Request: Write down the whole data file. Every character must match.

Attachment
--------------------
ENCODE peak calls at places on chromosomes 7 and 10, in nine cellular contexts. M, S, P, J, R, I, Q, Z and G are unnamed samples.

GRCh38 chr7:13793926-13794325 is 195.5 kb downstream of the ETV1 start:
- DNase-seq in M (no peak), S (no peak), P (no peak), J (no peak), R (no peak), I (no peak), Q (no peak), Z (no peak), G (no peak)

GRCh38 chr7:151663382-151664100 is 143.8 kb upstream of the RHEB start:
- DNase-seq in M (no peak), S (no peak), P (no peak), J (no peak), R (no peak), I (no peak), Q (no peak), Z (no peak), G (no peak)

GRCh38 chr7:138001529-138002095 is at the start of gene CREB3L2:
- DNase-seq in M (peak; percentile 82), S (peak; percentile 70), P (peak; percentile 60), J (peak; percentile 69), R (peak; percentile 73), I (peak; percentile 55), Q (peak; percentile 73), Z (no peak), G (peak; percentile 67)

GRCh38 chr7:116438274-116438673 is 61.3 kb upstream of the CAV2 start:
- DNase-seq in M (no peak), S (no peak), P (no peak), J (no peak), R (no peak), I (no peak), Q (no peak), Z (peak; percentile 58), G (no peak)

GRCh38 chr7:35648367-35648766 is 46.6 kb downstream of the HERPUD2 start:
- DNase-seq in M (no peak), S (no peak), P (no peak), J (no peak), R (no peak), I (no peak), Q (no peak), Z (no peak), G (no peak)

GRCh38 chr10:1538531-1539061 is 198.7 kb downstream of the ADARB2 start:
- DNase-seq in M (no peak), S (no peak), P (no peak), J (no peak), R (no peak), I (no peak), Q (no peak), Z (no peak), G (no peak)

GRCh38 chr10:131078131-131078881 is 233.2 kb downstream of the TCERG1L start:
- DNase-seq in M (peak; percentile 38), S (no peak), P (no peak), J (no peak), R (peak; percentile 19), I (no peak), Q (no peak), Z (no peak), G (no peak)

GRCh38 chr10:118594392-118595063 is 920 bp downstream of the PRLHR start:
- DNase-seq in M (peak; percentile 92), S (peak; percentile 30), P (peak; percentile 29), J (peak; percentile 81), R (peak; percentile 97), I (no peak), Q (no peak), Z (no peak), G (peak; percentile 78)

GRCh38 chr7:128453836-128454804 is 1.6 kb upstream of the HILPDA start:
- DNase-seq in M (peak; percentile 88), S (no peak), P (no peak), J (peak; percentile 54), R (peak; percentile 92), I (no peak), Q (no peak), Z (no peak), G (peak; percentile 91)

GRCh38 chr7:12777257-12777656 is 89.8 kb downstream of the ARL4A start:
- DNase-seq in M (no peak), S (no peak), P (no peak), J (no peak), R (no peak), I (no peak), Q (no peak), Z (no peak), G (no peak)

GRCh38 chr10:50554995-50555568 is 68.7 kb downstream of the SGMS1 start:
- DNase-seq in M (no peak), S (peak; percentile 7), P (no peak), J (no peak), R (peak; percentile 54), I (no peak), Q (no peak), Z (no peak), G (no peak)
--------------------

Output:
ENCODE peak calls at places on chromosomes 7 and 10, in nine cellular contexts. M, S, P, J, R, I, Q, Z and G are unnamed samples.

GRCh38 chr7:13793926-13794325 is 195.5 kb downstream of the ETV1 start:
- DNase-seq in M (no peak), S (no peak), P (no peak), J (no peak), R (no peak), I (no peak), Q (no peak), Z (no peak), G (no peak)

GRCh38 chr7:151663382-151664100 is 143.8 kb upstream of the RHEB start:
- DNase-seq in M (no peak), S (no peak), P (no peak), J (no peak), R (no peak), I (no peak), Q (no peak), Z (no peak), G (no peak)

GRCh38 chr7:138001529-138002095 is at the start of gene CREB3L2:
- DNase-seq in M (peak; percentile 82), S (peak; percentile 70), P (peak; percentile 60), J (peak; percentile 69), R (peak; percentile 73), I (peak; percentile 55), Q (peak; percentile 73), Z (no peak), G (peak; percentile 67)

GRCh38 chr7:116438274-116438673 is 61.3 kb upstream of the CAV2 start:
- DNase-seq in M (no peak), S (no peak), P (no peak), J (no peak), R (no peak), I (no peak), Q (no peak), Z (peak; percentile 58), G (no peak)

GRCh38 chr7:35648367-35648766 is 46.6 kb downstream of the HERPUD2 start:
- DNase-seq in M (no peak), S (no peak), P (no peak), J (no peak), R (no peak), I (no peak), Q (no peak), Z (no peak), G (no peak)

GRCh38 chr10:1538531-1539061 is 198.7 kb downstream of the ADARB2 start:
- DNase-seq in M (no peak), S (no peak), P (no peak), J (no peak), R (no peak), I (no peak), Q (no peak), Z (no peak), G (no peak)

GRCh38 chr10:131078131-131078881 is 233.2 kb downstream of the TCERG1L start:
- DNase-seq in M (peak; percentile 38), S (no peak), P (no peak), J (no peak), R (peak; percentile 19), I (no peak), Q (no peak), Z (no peak), G (no peak)

GRCh38 chr10:118594392-118595063 is 920 bp downstream of the PRLHR start:
- DNase-seq in M (peak; percentile 92), S (peak; percentile 30), P (peak; percentile 29), J (peak; percentile 81), R (peak; percentile 97), I (no peak), Q (no peak), Z (no peak), G (peak; percentile 78)

GRCh38 chr7:128453836-128454804 is 1.6 kb upstream of the HILPDA start:
- DNase-seq in M (peak; percentile 88), S (no peak), P (no peak), J (peak; percentile 54), R (peak; percentile 92), I (no peak), Q (no peak), Z (no peak), G (peak; percentile 91)

GRCh38 chr7:12777257-12777656 is 89.8 kb downstream of the ARL4A start:
- DNase-seq in M (no peak), S (no peak), P (no peak), J (no peak), R (no peak), I (no peak), Q (no peak), Z (no peak), G (no peak)

GRCh38 chr10:50554995-50555568 is 68.7 kb downstream of the SGMS1 start:
- DNase-seq in M (no peak), S (peak; percentile 7), P (no peak), J (no peak), R (peak; percentile 54), I (no peak), Q (no peak), Z (no peak), G (no peak)